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Update: Surebeam Goes Under

Irradiation equipment maker goes down the drain amid shareholder lawsuits and securities investigation

3 min read

13 January 2004--SureBeam Corp. (San Diego, Calif.), a leading maker of electronic irradiation systems and services, was on its way to making a killing in the food irradiation market once the U.S. Food and Drug Administration (FDA) approved irradiation for ready-to-eat foods like hot dogs, deli meats, and frozen entrees [see ”Irradiation Nation,” IEEE Spectrum, August 2003.

But a funny thing happened on the way to the profit margin: nothing. FDA approval was expected last February. Then last July. Then last October. There's still no word from the FDA, but Surebeam's creditors couldn't wait any longer. The company failed to reach a restructuring agreement with its lender and could not raise enough funds to stay in business. Surebeam plans to file for Chapter 7 bankruptcy and cease operations on 16 January.

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This photograph shows a car with the words “We Drive Solar” on the door, connected to a charging station. A windmill can be seen in the background.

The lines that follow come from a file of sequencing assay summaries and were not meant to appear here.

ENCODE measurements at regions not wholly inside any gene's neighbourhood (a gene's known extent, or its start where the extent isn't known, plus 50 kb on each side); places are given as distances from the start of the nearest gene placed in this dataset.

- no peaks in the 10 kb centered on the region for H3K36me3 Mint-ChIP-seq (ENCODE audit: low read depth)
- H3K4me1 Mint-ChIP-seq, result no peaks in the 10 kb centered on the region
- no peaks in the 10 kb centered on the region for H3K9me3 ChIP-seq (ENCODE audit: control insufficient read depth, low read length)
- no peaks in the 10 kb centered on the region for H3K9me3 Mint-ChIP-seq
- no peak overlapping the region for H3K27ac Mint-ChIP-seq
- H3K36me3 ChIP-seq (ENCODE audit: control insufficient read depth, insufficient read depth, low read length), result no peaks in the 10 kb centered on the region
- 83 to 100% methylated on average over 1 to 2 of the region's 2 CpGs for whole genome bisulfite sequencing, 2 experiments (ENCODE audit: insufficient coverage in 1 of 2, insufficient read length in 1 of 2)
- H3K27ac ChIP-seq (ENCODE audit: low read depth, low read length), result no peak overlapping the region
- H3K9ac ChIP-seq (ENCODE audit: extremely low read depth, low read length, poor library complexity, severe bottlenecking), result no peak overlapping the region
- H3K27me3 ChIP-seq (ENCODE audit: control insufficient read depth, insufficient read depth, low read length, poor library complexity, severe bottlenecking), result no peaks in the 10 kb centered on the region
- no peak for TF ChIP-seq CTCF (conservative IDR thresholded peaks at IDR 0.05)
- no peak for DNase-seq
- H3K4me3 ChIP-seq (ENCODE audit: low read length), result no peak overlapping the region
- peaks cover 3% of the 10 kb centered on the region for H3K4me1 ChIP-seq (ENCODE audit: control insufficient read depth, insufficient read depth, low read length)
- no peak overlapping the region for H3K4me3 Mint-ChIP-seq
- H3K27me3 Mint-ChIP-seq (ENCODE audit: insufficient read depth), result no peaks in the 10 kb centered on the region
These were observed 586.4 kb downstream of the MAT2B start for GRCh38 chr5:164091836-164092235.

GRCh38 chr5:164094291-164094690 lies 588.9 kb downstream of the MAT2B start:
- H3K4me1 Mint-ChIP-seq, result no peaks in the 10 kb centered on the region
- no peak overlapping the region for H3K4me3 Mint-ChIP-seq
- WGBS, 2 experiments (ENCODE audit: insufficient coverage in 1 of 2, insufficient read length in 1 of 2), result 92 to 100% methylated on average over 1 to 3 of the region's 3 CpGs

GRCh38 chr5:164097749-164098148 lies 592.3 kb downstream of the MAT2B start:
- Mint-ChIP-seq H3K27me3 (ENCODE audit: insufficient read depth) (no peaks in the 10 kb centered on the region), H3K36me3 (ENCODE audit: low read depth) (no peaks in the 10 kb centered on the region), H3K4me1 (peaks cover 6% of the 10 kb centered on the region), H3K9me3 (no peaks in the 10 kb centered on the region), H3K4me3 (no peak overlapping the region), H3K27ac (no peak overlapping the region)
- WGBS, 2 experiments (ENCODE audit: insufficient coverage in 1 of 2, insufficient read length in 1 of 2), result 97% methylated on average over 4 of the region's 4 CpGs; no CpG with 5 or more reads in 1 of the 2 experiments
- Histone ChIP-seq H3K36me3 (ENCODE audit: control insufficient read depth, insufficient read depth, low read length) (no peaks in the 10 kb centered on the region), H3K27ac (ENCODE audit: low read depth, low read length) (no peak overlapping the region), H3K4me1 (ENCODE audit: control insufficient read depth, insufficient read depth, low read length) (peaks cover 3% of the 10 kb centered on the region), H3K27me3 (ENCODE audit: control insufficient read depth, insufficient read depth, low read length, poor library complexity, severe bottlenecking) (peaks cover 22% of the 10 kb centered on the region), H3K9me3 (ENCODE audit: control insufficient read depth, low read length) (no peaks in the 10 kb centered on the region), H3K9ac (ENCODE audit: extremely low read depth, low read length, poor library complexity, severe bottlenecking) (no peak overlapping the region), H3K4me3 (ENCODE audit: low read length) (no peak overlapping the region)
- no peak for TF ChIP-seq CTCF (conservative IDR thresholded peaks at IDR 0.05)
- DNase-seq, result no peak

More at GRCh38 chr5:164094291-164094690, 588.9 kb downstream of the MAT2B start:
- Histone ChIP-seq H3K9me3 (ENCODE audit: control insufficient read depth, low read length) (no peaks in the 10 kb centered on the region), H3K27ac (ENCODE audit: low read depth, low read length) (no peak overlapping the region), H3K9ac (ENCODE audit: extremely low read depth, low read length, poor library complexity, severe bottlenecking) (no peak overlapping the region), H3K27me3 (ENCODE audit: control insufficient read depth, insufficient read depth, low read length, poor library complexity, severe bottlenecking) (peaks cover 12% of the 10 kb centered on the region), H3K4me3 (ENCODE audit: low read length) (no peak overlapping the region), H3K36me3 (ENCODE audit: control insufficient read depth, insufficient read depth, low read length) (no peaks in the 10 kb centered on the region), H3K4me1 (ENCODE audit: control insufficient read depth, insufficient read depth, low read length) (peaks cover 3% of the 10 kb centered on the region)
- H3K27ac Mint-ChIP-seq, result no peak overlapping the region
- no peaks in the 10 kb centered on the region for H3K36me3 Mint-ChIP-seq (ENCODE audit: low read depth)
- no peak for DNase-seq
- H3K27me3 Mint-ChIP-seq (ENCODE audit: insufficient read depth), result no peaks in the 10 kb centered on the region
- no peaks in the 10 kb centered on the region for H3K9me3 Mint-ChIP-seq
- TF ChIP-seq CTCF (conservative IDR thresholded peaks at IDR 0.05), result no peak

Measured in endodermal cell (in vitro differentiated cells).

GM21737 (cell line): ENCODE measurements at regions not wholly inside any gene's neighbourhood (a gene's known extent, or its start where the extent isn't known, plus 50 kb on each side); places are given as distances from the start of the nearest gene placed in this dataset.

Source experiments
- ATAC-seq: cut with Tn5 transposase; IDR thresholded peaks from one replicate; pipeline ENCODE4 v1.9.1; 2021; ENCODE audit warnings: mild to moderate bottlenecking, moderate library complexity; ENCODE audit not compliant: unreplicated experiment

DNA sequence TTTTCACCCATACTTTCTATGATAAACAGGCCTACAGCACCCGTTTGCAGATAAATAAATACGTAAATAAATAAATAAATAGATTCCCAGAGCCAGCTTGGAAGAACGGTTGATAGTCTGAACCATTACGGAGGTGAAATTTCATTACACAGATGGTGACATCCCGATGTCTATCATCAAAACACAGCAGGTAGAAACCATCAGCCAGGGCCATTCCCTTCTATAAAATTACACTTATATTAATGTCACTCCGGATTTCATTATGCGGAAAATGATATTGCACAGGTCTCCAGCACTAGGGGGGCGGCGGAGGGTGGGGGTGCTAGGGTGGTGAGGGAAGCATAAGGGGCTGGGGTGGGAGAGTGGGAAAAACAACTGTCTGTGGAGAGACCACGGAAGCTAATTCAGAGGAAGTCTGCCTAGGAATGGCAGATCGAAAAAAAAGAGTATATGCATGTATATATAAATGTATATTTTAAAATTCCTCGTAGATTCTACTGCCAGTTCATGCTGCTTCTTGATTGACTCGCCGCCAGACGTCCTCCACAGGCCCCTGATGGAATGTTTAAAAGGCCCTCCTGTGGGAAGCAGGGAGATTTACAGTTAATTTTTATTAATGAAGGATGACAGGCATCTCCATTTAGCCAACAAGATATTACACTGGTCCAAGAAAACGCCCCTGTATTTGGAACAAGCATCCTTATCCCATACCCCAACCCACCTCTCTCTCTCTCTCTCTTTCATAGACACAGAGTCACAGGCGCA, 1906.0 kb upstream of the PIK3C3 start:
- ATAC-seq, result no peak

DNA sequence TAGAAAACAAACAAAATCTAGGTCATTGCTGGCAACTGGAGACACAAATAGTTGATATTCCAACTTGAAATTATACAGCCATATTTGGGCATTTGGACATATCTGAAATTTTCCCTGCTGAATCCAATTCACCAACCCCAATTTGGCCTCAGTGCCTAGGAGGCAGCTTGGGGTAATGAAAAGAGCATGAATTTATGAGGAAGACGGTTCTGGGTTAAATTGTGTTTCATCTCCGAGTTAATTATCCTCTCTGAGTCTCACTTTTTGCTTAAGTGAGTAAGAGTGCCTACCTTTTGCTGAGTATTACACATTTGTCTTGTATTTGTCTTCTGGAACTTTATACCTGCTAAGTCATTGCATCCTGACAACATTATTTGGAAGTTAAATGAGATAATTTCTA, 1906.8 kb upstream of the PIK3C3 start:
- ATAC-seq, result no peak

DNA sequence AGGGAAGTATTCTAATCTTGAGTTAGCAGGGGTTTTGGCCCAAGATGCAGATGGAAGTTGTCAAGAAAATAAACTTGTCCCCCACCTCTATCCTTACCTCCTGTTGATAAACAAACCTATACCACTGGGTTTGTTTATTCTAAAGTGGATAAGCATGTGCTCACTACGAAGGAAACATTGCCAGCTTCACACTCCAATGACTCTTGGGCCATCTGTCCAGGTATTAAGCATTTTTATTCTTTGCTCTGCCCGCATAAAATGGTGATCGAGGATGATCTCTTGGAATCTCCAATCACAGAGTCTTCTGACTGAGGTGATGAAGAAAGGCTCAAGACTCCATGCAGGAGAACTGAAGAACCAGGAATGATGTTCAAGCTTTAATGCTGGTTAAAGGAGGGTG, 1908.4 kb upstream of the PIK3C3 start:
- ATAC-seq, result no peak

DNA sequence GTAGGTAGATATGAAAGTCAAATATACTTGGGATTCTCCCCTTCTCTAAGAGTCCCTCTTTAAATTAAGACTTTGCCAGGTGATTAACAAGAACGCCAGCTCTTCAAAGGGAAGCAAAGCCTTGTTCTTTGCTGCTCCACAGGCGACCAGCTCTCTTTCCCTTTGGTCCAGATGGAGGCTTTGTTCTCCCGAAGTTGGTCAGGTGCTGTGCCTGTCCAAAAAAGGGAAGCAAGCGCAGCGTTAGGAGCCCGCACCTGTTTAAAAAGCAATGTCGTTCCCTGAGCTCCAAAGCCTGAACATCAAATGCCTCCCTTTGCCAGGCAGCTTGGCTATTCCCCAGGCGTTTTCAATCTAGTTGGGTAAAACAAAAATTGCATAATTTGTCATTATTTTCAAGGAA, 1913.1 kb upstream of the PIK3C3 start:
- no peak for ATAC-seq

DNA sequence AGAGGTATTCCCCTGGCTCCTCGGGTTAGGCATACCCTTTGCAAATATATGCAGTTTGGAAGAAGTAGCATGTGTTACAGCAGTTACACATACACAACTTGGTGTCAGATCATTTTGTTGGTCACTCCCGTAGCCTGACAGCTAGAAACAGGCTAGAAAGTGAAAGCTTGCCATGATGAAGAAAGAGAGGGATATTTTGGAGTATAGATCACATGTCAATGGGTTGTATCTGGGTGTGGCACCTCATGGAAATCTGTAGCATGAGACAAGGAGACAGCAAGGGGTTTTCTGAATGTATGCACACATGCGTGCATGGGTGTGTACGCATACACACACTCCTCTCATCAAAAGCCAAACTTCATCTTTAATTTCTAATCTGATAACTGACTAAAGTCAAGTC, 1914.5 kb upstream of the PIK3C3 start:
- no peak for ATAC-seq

The Dutch city of Utrecht is embracing vehicle-to-grid technology, an example of which is shown here—an EV connected to a bidirectional charger. The historic Rijn en Zon windmill provides a fitting background for this scene.

We Drive Solar

Hundreds of charging stations for electric vehicles dot Utrecht’s urban landscape in the Netherlands like little electric mushrooms. Unlike those you may have grown accustomed to seeing, many of these stations don’t just charge electric cars—they can also send power from vehicle batteries to the local utility grid for use by homes and businesses.

Debates over the feasibility and value of such vehicle-to-grid technology go back decades. Those arguments are not yet settled. But big automakers like Volkswagen, Nissan, and Hyundai have moved to produce the kinds of cars that can use such bidirectional chargers—alongside similar vehicle-to-home technology, whereby your car can power your house, say, during a blackout, as promoted by Ford with its new F-150 Lightning. Given the rapid uptake of electric vehicles, many people are thinking hard about how to make the best use of all that rolling battery power.

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